Last week, the NPR program All Things Considered ran a segment on sounds derived from the electromagnetic radiation of sources in outer space. During the segment, they interviewed Jill Tarter, one of the co-founders of the SETI Institute. The segment ended with the follow quote from her:
As Carl Sagan said, we are all made out of stardust. You are actually made out of the remnants of that star that blew up billions of years ago, and the connectedness of life to the Cosmos and the idea of thinking about, maybe, life somewhere else, I think has the opportunity to trivialize the differences among humans on this planet that we find so troublesome.
The bolded portion struck me as a rather strange aspiration, but not one that is altogether uncommon. Indeed, in the quote, she references the late Carl Sagan, who often expressed similar sentiments.
One of Carl Sagan’s most famous pieces was his meditation on the meaning of a photograph taken of the Earth by the Voyager 1 spacecraft as part of a solar system mosaic it took a few months after passing beyond the orbit of the gas giant Neptune:
From this distant vantage point, the Earth might not seem of particular interest. But for us, it’s different. Look again at that dot. That’s here, that’s home, that’s us. On it everyone you love, everyone you know, everyone you ever heard of, every human being who ever was, lived out their lives. The aggregate of our joy and suffering, thousands of confident religions, ideologies, and economic doctrines, every hunter and forager, every hero and coward, every creator and destroyer of civilization, every king and peasant, every young couple in love, every mother and father, hopeful child, inventor and explorer, every teacher of morals, every corrupt politician, every “superstar,” every “supreme leader,” every saint and sinner in the history of our species lived there – on a mote of dust suspended in a sunbeam.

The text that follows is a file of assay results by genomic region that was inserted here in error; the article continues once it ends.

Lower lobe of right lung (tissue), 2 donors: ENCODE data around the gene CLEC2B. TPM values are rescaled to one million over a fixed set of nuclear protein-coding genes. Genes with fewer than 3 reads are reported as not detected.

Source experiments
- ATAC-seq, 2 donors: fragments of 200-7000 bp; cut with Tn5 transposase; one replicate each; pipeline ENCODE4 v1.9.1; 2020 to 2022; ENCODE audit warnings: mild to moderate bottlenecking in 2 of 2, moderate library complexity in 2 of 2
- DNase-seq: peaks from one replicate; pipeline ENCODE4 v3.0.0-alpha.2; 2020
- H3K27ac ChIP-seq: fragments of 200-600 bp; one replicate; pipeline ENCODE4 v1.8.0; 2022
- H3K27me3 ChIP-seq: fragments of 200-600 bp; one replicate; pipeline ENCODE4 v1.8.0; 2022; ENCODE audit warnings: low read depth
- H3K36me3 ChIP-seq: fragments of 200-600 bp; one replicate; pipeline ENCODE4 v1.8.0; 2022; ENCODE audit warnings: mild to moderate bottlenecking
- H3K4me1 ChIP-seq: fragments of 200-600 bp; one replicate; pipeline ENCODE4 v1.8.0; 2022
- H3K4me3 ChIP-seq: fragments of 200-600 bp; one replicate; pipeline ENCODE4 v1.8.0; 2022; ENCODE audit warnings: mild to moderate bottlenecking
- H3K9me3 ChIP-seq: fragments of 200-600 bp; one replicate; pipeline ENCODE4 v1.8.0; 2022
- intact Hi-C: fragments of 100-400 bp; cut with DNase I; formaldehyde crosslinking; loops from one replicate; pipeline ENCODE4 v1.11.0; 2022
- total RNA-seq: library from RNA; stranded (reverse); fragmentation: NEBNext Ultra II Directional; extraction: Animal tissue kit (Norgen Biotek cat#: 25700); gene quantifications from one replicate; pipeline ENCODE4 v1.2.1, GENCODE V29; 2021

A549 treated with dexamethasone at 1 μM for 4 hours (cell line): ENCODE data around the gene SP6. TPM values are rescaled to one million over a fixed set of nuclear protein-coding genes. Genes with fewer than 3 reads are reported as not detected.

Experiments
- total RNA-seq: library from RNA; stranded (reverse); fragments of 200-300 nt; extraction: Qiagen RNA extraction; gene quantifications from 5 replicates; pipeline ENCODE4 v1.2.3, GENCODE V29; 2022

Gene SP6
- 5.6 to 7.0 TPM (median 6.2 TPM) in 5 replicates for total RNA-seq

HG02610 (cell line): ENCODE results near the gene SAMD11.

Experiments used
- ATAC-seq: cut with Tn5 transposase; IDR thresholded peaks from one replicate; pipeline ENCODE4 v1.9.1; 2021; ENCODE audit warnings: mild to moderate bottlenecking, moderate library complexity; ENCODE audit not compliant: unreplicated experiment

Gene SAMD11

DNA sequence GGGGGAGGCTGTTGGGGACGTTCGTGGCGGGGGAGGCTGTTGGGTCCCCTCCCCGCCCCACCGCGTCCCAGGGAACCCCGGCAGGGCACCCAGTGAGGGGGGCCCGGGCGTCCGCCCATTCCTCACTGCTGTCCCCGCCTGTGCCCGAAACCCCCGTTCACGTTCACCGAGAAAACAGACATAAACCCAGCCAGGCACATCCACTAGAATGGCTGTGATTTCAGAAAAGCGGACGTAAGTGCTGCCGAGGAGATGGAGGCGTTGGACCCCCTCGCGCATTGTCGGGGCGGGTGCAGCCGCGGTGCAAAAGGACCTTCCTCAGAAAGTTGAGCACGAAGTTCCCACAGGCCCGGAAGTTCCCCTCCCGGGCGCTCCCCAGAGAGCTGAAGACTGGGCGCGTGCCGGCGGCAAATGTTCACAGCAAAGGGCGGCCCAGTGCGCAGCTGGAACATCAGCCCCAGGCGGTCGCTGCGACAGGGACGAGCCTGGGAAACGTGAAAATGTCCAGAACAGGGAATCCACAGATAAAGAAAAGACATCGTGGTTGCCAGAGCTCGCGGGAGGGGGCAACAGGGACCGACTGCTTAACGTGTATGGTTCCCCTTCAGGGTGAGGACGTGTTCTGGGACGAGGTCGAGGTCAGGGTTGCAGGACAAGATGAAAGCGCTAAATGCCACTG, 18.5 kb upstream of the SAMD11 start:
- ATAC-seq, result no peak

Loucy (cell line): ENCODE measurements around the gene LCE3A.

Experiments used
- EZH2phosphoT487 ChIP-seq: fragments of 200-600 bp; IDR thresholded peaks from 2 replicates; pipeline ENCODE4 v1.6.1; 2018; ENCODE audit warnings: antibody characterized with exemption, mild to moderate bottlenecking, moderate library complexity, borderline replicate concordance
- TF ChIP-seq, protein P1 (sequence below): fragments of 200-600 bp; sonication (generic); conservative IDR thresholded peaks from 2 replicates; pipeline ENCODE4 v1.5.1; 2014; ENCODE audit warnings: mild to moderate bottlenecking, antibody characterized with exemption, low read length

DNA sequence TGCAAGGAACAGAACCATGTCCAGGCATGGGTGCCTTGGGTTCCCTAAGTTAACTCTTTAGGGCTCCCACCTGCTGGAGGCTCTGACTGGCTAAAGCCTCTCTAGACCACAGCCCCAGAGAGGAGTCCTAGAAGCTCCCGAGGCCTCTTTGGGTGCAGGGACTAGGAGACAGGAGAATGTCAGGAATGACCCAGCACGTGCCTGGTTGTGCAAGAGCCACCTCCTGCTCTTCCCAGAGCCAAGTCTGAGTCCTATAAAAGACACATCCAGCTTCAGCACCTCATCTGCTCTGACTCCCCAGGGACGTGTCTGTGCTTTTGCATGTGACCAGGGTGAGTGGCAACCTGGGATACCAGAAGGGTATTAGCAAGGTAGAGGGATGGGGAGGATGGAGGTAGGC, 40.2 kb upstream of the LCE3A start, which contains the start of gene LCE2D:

The Earth is a very small stage in a vast cosmic arena. Think of the rivers of blood spilled by all those generals and emperors so that, in glory and triumph, they could become the momentary masters of a fraction of a dot. Think of the endless cruelties visited by the inhabitants of one corner of this pixel on the scarcely distinguishable inhabitants of some other corner, how frequent their misunderstandings, how eager they are to kill one another, how fervent their hatreds.